Before final finishing by hand a working proof should be printed from the plate by an expert plate printer, by which, what the plate needs can be determined before final proving.
Have the plate proved on different papers, and with different colored inks, so as to judge the effect. Imperial Japan is the best paper, besides etching paper, India, thin Chinese and Japanese papers. The cost of proving per single proof is 25 cents for a 4 × 6 plate on Imp. Japan, about $2.00 per doz. same paper; etching paper, about $5.00 per 100—less for large quantities.
A second-hand D press, suitable for printing large or small editions or for proving, can be bought in Boston or New York for from $75 to $100. For instructions in printing see Hamerton's "Etchers and Etching."
The life of a photogravure plate without steel facing does not last much beyond 75 impressions, so that if an edition is needed, send the plate to any good printer who will have it steel-faced for you; their charges are very moderate, about 50 cents for a 4 × 6 plate. The steel-facing is accomplished by first making the plate chemically clean, as before preparation for graining, only be very thorough in using an old tooth-brush to get out the dirt and in addition use chloroform before using potash. Then solder a copper wire on to the back. The negative wire is attached to the copper plate. To the positive pole of the quart Smee battery is fastened a bright steel plate same size of copper, in a gallon jar. The plates are hung from glass[Pg 40] rods ½ inch apart, a sufficient quantity of the following solution to be poured into the jar:
|Warm water||20 ounces|
|Ammonium chloride||3 ounces|
|Sulphate of iron and ammonia||4 ounces|
Filter, and let stand for 24 hours. Five (5) minutes will cover the plate with a thin film of steel.
"Place the copper plate in a porcelain tray on the bottom of which rests a brightly burnished copper wire, the negative pole.
"The anode on the positive pole, a bright steel plate, is suspended over the copper plate, and kept in motion while the circuit is closed. A precipitate of steel, resembling silver in appearance, must instantly occur upon the copper plate, any air-bells to be removed. Five minutes is sufficient to deposit a perfect steel coating." Grease the plate after steel facing, to keep off the rust. Formula:
|Distilled water||1 litre|
|Chloride of ammonium||60 grammes|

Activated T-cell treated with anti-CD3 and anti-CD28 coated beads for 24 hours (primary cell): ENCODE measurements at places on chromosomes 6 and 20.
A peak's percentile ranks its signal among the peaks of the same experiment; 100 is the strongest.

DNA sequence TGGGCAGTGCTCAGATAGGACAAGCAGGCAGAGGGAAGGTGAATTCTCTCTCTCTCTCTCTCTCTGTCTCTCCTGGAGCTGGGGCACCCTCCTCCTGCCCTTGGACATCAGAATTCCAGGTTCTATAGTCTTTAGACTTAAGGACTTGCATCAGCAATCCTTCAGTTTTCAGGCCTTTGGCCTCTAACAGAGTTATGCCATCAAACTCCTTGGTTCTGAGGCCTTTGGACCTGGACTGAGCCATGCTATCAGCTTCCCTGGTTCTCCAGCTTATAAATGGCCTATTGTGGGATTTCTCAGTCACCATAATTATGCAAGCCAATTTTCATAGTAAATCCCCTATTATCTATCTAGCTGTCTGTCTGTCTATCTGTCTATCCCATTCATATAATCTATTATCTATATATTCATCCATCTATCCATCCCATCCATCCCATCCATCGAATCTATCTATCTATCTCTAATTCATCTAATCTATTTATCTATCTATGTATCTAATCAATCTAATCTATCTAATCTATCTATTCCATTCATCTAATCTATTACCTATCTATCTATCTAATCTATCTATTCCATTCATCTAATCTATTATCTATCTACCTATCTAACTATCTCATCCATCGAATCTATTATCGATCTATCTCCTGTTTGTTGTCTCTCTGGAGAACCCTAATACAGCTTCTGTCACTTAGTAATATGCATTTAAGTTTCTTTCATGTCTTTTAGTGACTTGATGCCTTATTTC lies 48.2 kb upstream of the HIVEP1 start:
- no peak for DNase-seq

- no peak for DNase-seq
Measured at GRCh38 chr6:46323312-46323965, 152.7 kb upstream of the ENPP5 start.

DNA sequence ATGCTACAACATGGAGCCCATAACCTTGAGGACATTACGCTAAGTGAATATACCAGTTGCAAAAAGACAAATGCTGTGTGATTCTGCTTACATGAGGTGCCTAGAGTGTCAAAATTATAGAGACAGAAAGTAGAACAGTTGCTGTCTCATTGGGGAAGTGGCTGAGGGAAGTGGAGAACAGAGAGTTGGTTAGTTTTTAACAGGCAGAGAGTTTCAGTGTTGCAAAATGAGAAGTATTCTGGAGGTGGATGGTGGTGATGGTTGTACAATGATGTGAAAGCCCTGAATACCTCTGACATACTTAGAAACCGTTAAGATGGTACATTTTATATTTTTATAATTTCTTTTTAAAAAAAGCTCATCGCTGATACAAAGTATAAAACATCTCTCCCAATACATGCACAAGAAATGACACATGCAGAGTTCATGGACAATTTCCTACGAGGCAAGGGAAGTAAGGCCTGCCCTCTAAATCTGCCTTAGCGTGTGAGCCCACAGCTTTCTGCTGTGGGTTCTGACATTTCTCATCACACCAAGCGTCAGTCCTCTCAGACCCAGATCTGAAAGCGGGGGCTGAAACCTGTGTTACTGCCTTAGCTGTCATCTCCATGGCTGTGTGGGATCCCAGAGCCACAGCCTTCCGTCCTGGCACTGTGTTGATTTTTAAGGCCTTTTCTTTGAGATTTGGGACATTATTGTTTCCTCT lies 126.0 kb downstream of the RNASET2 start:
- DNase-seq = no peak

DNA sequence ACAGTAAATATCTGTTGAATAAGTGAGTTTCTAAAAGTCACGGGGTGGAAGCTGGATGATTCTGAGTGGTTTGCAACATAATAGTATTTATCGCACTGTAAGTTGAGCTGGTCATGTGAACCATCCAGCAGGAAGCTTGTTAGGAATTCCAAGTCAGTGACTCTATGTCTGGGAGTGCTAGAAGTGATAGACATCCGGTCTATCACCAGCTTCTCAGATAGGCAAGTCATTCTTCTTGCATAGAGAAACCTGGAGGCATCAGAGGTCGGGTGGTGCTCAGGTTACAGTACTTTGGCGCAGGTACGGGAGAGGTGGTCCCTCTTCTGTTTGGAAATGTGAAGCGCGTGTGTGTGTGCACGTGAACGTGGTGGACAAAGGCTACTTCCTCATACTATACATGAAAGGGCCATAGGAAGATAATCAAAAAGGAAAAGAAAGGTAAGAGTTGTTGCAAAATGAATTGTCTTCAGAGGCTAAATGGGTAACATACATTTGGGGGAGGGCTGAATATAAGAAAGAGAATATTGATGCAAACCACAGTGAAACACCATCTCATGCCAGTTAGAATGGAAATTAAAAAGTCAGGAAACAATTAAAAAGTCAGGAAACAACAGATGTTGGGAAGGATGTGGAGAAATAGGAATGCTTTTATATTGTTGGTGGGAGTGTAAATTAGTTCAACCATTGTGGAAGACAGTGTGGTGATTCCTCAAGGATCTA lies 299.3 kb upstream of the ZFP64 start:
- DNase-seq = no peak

|Proto sulphate of iron||30 grammes|
|Iron alum||30 grammes|
Printing Frame (deep), 8 × 10, screw pressure, $8.
Roll Carbon Tissue, No. 100; Standard Brown, $3.
Johnson Actinometer, $1.25.
Beaumé Hydrometer, $1.25 (with glass).
Silver " (argentometer) 75c.
Engravers' Scraper, $1.75, best grade.
" Burnisher, $1.75, "
Powder Box for graining (paste-board), $1.
Powdered Syrian Asphaltum, $1 per pound.
Nine (9) pounds Perchloride of Iron (C. P. crystals), 45c. per pound.
Stick Rouge, 20c.
Turpentine, 20c. (refined).
Alcohol (95 per cent.).
Modeling Wax, $1.25.
One Ps. Scotch Stone, 25c.
One dozen Glass Blowers' Charcoal, $2.0c per dozen sticks (for polishing copper).
One pound Absorbent Cotton, 50c.
One pound Caustic Potash C. P. (sticks).
One Porcelain Tray, deep, 11 × 14, $3.50.
One Florence Hand Lamp, 75c.
Three Roulettes, $1.50 each.
Hand Vise, 75c.
[Pg 42]Calipers, 50c.
Dairy Thermometer, 25 c.
One bottle Etchers' Varnish, 50c.
One ounce Chloroform, 20c.
Six ounces Bichromate Potassium.
One pound Concentrated Ammonia.
The Scovill & Adams Co., 423 Broome Street. Photographic Materials and Photo-Engravers' Supplies.
Messrs. Bestgen & Co., 1001 Washington Street, Boston, Mass. Polishers of Copper Plates.
Mr. George Schard, 116 Wooster Street, New York. Polisher Copper Plates.
Mr. Jos. Wheeler, 299 Washington Street, Boston, Mass. Printer of Photogravures.
Messrs. J. H. Daniels & Co., Oliver Street, Boston, Mass. Printers of Photogravures.
Messrs. Frost & Adams, Cornhill, Boston, Mass. Engravers' and Etchers' Supplies.
Messrs. F. W. Devoe & Co., Fulton Street, New York. Engravers' and Etchers' Supplies.
Messrs. Fusch & Lang, 29 Warren Street, New York. Engravers' Supplies.
Mr. Alfred Sellers, 58 Fulton Street, New York. Engravers' Supplies (screw pressure printing frames).
Messrs. John Sellers & Sons, 17 Dey Street, New York. Engravers' Supplies.
Messrs. Eimer & Amend, 18th Street and 3d Avenue, New York. Chemists, Glassblowers Charcoal.
Messrs. Theodore Metcalf & Co., Tremont Street, Boston, Mass. Chemists.
Messrs. Kimmel & Voigt, 242 Canal Street, New York. Expert Photogravure Printers.[Pg 43]
Messrs. Whitely & Co., Centre Street, New York. Polisher of Copper Plates.
Messrs. Gilderslieve & Co., 18th Street, New York. Blankets for Press.
Mr. Charles Creedner, 19 South William Street, Room 4, New York. Japan Paper.
Mr. Geo. B. Sharp, 13 Baxter Street, New York. Copper Plates.
Messrs. F. A. Ringler, 21 Barclay Street, New York. Steel Facing Copper Plates, Printers of Photogravures.
Messrs. Leidel & Co., 901 6th Avenue, corner 51st Street, New York. Modeling Wax; Etchers' Supplies.
Thomas Hall (Electrician), Bromfield Street, Boston, Mass. Hydrometers (Smee's Battery), etc.
New York Steel and Copper Plate Co., 171 Wallabout Street, Brooklyn, N. Y.
Mr. Jas. Moffet, 159 Wooster Street, New York. Copper Plates in the Rough.
La Photogravure facile et à bon marché. Par l'Abbé Ferret. Paris. 1889. Price, 1 fr. 25 cents.
Manuel d'Heliographie et de Photogravure en Relief. Par G. Bonnet. 1890. Paris. 2 fr. 50 cents.